It makes sense that Columbus, Ohio, was named for Christopher Columbus--it's a city well worth exploring. This friendly state capital on the banks of the Scioto and Olentangy rivers takes pride in its heritage and offers plenty of historic landmarks and beautifully preserved buildings to admire. Take a virtual tour of this lovely city and its history in Columbus and Ohio State University Then and Now. Discover Columbus in all of its past and present glory via contemporary photographs paired with archival images of the same locations. See how much the city has changed--and how much it has stayed the same. Go, Buckeyes! Columbus is home to Ohio State, the second-largest university in the United States, and has a lively tourist trade. This fascinating book makes a great souvenir for students, residents, and visitors alike. Mingle with the crowd at the 1955 unveiling of the Columbus statue at City Hall. This is still a favorite stop for locals and tourists who want their picture taken with the city's namesake. Stop by the elegant Statehouse at the intersection of Broad and High. This marvel of Greek Revival architecture took more than 22 years and 7 architects to finally complete in 1861. See how the city has evolved around this landmark in photos from 1908 and today. During the 1970's construction boom, many of the city's old landmarks were razed. Compare an 1898 image of the lovely old Union Station (complete with a circus parade!) with a modern image of the high-rises and office buildings that now occupy the space.* Take a tour of German Village and you may forget you're in the 21st century. Here, beautifully restored 19th-century Queen Anne cottages and quaint cobbled streets have hardly changed since they were built more than a hundred years ago. Includes additional then-and-now images of Columbus's beloved sites, including the Franklin Park Conservatory, Ohio State stadium, Goodale Park, the Ohio Theatre, Neil mansion, and Victorian Village.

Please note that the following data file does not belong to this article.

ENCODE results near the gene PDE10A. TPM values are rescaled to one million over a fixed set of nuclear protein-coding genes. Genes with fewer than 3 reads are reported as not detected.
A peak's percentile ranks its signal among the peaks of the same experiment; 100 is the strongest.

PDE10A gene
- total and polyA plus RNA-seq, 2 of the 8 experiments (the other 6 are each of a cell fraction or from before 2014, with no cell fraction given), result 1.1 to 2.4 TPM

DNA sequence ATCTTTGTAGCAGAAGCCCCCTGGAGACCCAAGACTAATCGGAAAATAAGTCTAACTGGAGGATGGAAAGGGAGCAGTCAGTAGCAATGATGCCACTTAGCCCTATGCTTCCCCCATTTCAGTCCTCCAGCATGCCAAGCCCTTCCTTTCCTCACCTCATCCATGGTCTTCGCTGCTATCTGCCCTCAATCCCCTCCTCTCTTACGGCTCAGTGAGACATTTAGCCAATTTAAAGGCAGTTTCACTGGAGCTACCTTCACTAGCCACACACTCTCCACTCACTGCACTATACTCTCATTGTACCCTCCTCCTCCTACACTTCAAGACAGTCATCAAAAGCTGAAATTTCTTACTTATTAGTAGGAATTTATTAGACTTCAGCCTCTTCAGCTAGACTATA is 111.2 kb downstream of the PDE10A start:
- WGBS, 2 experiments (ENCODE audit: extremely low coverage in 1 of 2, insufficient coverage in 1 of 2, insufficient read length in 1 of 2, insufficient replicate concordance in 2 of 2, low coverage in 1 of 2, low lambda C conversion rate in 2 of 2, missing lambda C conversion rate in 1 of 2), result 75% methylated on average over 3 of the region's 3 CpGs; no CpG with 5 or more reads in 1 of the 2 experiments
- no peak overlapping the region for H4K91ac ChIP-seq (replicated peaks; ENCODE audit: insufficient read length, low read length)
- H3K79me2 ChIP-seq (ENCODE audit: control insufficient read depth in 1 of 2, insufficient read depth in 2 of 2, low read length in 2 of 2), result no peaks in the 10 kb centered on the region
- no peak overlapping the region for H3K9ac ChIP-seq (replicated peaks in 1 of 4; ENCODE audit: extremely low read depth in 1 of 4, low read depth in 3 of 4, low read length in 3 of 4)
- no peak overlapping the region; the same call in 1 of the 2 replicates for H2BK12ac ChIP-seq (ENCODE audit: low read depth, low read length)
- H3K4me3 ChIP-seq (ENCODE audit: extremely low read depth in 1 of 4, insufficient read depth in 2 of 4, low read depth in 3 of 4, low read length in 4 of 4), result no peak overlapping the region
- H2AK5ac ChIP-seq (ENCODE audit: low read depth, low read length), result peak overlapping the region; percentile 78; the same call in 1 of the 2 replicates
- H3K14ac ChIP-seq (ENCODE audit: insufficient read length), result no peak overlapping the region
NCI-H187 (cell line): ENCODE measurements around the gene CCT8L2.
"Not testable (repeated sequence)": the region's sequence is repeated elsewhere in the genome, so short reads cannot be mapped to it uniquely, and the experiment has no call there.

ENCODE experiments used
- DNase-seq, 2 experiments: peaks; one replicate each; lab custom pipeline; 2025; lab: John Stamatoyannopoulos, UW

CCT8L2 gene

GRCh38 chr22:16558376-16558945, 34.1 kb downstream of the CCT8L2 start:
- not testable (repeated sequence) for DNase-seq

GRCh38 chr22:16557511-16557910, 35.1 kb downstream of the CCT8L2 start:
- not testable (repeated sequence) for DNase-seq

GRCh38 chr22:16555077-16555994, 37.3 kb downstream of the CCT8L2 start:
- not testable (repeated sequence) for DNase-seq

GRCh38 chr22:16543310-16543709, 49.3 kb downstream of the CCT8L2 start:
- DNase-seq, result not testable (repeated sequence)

Kathy Mast Kane is Executive Director of Columbus Landmarks Foundation, a private non-profit organization dedicated to the promotion of historic preservation and exemplary new urban design in central Ohio.In addition, Kane works as an historic preservation consultant.Since 1981 she has consulted most extensively in Ohio, documenting thousands of buildings and also providing services including community preservation planning, historic research, assistance with the certification of rehabilitation projects using tax credits, facilitation of projects seeking federal regulation compliance and grantsmanship.Two projects Kane directed received Ohio Historic Preservation Office awards, The Courthouse Reconsidered: Tool, Symbol, Landmark, a statewide symposium on Ohio's courthouses, and Don't Let the Temple Tumble, an event promoting the preservation of the Masonic Temple in downtown Columbus, now operating as The Athenaeum, a conference center. Doreen Neuhoff Uhas Sauer currently directs a Teaching American History grant for Columbus City Schools. A former Ohio Teacher of the Year and director and consultant for civic education programs, she has also received statewide recognition for work in preservation education, developing over 30 local history/architecture programs. In addition, she works in international civic education in Central Europe and Russia. A trustee with Columbus Landmarks Foundation, she is active on city and community boards that promote urban planning and local history. A native of Cleveland, Ohio, and a medieval historian, she admits Columbus's "backyard" history is her first love, fueled with the good fortune of beginning her 40 year classroom teaching career at Indianola, the nation's first junior high, and nurtured by marrying into a six-generation South Side Columbus German family.